Development of the funding policy
The person or body empowered to amend the plan must establish a funding policy by 4 January 2019. In order for the policy to maintain its relevance, it must be sent without delay to the plan administrator and be reviewed on a regular basis. For the purpose of carrying out its functions, Retraite Québec can, if considered necessary, demand that the policy be sent to their agency.
A funding policy is required for defined benefit pension plans as well as for defined contribution‑defined benefit pension plans, in both the municipal and university sectors.
One is required particularly for target-benefit pension plans, negotiated contribution pension plans and member-funded pension plans (MFPP).
The fees related to establishing and updating a funding policy are part of the administrative expenses of the plan. Such fees are assumed by the pension fund, unless the plan text specifies otherwise.
Content of the funding policy
The purpose of the funding policy is to ensure more rigorous funding of pension plans. It provides the various parties with a better understanding of the plan's funding objectives and the risks that can affect funding.
In accordance with the Regulation respecting supplemental pension plans, the funding policy must:
- indicate that its purpose is to establish the principles related to plan funding that must guide the plan administrator in the performance of his or her duties
- describe the type of pension plan, its main provisions and the demographic characteristics that could affect plan funding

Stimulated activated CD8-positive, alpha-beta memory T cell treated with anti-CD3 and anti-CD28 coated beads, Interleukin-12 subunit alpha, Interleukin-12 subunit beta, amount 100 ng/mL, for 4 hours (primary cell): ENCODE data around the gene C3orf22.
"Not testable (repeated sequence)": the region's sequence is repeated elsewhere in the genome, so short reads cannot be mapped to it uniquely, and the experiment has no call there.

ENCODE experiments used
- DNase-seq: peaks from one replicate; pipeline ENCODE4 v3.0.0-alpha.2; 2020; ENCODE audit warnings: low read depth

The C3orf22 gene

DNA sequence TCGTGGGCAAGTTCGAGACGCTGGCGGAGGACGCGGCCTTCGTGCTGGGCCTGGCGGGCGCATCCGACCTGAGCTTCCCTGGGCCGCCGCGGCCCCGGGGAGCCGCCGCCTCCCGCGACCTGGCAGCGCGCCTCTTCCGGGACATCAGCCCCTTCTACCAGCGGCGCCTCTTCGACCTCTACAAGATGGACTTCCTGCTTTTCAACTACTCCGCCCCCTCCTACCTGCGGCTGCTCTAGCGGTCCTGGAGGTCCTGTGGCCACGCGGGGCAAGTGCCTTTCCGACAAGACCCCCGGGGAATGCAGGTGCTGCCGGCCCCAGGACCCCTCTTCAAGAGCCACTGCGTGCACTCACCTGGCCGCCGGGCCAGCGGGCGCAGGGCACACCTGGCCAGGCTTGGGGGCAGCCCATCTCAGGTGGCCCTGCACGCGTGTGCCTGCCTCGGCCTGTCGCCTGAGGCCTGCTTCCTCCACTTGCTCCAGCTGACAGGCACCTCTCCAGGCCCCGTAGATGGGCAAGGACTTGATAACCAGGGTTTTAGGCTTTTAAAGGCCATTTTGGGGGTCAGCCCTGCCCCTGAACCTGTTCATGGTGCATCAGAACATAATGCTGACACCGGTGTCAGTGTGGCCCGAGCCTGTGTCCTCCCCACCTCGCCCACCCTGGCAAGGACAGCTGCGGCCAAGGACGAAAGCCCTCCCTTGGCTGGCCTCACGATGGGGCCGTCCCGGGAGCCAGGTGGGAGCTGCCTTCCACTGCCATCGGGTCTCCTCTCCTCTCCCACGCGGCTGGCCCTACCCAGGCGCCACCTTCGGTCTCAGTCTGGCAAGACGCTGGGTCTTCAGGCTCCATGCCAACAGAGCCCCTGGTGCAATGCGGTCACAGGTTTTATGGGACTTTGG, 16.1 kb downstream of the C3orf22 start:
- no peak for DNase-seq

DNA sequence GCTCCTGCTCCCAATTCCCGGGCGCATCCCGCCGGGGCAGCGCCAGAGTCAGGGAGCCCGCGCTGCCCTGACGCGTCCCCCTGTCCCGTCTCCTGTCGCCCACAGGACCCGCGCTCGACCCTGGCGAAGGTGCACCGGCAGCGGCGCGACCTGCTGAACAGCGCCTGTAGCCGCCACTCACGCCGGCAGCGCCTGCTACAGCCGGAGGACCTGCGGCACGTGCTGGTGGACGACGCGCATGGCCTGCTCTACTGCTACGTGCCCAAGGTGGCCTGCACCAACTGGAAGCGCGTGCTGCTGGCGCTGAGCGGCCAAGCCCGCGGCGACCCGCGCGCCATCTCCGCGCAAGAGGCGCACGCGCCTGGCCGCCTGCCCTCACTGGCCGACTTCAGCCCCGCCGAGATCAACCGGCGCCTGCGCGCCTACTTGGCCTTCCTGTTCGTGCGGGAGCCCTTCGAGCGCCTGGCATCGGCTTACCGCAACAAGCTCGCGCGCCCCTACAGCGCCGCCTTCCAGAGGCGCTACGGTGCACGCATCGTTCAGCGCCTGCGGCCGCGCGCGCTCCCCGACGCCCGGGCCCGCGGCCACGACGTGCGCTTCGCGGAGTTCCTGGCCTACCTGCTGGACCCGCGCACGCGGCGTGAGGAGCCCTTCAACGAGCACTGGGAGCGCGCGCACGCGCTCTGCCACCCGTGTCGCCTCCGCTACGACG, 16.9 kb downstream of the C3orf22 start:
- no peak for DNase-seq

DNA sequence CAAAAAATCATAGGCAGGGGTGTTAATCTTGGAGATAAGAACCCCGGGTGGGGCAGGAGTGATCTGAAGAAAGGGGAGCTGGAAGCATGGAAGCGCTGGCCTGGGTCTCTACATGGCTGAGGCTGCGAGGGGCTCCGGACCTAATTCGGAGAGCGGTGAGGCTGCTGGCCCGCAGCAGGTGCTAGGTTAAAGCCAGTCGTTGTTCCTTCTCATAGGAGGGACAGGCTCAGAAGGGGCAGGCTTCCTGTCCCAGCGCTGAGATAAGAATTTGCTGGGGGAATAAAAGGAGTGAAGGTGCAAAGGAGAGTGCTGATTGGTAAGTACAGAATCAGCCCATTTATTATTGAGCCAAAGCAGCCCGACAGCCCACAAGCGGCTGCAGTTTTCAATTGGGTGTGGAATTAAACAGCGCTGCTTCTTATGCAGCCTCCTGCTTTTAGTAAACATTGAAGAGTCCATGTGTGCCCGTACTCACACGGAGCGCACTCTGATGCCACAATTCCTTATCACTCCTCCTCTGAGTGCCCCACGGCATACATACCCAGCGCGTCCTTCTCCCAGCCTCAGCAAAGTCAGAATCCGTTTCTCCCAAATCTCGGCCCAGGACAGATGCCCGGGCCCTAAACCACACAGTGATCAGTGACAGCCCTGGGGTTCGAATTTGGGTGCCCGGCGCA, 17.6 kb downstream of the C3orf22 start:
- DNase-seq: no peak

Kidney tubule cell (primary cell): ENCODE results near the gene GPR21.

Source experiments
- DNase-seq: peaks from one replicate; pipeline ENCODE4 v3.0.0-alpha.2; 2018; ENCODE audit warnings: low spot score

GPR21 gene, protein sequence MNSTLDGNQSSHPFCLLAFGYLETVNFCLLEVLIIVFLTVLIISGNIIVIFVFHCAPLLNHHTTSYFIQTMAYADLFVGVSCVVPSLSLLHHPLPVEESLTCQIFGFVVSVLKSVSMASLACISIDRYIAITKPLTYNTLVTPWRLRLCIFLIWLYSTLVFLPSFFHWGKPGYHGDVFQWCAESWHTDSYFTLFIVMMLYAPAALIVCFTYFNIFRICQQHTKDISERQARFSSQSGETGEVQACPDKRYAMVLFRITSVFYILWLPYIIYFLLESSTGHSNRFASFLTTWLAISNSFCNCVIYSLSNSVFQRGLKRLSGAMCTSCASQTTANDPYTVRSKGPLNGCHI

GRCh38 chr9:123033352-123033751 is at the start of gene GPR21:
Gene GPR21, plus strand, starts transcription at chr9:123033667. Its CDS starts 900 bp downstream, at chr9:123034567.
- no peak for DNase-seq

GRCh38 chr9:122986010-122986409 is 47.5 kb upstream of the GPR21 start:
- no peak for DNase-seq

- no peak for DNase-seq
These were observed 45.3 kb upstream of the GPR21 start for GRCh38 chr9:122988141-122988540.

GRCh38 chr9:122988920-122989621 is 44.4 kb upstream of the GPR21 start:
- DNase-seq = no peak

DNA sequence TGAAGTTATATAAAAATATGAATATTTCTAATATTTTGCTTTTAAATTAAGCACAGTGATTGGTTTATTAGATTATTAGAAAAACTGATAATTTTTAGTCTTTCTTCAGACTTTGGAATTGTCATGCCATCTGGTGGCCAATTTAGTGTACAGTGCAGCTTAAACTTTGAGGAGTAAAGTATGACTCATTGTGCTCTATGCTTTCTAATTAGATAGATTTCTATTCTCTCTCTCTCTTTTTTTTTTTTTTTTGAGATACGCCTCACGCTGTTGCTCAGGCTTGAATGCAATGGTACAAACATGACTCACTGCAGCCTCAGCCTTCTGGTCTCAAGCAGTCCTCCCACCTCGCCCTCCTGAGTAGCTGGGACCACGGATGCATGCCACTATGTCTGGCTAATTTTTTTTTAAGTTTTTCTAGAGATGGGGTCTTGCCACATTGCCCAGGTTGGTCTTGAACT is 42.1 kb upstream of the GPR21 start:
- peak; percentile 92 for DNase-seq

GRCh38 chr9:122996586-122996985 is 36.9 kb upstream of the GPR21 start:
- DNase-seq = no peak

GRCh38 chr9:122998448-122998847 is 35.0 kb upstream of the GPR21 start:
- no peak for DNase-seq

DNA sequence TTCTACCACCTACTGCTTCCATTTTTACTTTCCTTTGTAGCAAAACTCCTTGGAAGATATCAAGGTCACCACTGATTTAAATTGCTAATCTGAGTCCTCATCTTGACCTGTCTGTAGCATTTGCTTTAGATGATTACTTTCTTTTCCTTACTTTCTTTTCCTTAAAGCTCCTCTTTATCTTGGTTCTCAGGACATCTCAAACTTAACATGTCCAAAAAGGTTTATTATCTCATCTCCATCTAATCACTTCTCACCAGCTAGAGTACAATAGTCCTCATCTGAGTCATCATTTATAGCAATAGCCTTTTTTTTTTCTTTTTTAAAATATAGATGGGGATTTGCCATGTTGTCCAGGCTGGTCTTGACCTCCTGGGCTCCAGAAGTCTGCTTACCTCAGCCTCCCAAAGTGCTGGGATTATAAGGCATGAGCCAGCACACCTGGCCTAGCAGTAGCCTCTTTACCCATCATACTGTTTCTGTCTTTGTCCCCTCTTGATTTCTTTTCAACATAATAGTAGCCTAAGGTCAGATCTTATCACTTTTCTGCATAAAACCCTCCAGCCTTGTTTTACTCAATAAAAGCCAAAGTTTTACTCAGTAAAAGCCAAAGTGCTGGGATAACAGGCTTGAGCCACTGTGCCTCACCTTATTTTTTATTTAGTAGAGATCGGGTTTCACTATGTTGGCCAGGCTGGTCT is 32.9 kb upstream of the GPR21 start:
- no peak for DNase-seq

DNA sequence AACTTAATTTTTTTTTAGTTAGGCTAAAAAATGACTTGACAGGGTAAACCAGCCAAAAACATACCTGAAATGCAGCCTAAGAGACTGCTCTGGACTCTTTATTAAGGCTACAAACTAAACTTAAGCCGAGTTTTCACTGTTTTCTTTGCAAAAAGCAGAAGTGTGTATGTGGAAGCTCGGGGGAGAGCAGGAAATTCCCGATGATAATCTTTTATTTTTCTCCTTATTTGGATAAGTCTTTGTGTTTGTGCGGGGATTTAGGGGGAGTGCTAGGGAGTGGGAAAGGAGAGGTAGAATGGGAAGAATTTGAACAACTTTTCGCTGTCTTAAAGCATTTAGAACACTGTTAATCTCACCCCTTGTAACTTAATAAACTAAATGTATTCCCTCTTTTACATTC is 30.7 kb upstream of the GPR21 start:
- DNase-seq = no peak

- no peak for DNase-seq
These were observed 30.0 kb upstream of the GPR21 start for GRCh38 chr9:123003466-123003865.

- describe the main characteristics of the employer and the employer's sector of activity that could affect plan funding
- describe the funding objectives of the pension plan with regard to variations in and the level of contributions and benefits
- identify the main risks related to funding of the pension plan and the employer's and active members' level of tolerance thereto.
The funding policy may also provide specifications with regard to any question related to the pension plan's investment goals, for example, concerning:
- the smoothing of assets, and the use of an implicit margin
- the circumstances giving rise to the reduction of a letter of credit
- the frequency of actuarial valuations not required under the Supplemental Pension Plans Act
- the measures that could be used to quantify and manage the risks related to plan funding.
The purpose of these specifications is also to provide the plan administrator with information that may be useful in the decision-making process regarding plan funding.
Employer and plan characteristics
In general, the characteristics of the employer will affect the funding of a pension plan. For example, an employer in a highly cyclical industry or in a sector in decline will usually have funding goals adapted to its sector of activity and will have a risk tolerance level lower than other employers.
Furthermore, a small-scale employer's tolerance regarding variations in contributions could be less than that of a large-scale employer due to its financial capacity to absorb a contribution hike.
Lastly, the characteristics of the plan can also affect plan funding. For example, a plan that has a closed defined benefit component or a provision regarding post-retirement indexation will encounter funding challenges that differ from those of a defined benefit plan (i.e., maturity and inflation risk).
Plan funding goals